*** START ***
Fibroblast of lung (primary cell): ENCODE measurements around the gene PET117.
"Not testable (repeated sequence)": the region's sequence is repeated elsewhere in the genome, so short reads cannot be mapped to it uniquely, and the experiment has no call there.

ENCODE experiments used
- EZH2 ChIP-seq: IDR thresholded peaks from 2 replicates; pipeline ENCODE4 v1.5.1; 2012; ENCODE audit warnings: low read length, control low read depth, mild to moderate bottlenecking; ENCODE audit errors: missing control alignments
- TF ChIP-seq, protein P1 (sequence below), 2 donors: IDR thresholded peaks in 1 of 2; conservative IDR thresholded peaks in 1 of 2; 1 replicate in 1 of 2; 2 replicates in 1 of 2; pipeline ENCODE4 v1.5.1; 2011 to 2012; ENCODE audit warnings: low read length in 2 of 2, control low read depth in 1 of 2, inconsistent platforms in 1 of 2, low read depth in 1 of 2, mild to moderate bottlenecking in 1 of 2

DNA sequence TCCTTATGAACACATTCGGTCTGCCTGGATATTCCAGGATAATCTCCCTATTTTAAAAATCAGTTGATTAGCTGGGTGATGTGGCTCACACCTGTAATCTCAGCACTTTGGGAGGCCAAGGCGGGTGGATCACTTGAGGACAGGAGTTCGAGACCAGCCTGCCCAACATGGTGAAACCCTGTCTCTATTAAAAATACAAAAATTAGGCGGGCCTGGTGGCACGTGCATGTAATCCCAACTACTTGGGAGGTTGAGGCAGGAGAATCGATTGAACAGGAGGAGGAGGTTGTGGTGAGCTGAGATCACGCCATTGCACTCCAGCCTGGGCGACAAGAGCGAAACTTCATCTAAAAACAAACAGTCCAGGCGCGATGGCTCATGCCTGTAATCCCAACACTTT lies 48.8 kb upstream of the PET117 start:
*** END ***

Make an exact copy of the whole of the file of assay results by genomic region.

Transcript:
Fibroblast of lung (primary cell): ENCODE measurements around the gene PET117.
"Not testable (repeated sequence)": the region's sequence is repeated elsewhere in the genome, so short reads cannot be mapped to it uniquely, and the experiment has no call there.

ENCODE experiments used
- EZH2 ChIP-seq: IDR thresholded peaks from 2 replicates; pipeline ENCODE4 v1.5.1; 2012; ENCODE audit warnings: low read length, control low read depth, mild to moderate bottlenecking; ENCODE audit errors: missing control alignments
- TF ChIP-seq, protein P1 (sequence below), 2 donors: IDR thresholded peaks in 1 of 2; conservative IDR thresholded peaks in 1 of 2; 1 replicate in 1 of 2; 2 replicates in 1 of 2; pipeline ENCODE4 v1.5.1; 2011 to 2012; ENCODE audit warnings: low read length in 2 of 2, control low read depth in 1 of 2, inconsistent platforms in 1 of 2, low read depth in 1 of 2, mild to moderate bottlenecking in 1 of 2

DNA sequence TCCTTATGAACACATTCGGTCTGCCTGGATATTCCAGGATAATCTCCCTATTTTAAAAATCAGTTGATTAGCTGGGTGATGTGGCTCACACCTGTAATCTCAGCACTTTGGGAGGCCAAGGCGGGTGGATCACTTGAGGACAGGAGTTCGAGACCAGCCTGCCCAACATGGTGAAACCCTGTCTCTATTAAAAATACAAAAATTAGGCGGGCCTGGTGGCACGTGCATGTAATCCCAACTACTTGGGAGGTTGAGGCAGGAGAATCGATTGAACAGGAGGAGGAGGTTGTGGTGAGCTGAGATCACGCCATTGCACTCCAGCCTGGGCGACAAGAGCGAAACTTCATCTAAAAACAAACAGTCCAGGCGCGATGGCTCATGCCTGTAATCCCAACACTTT lies 48.8 kb upstream of the PET117 start: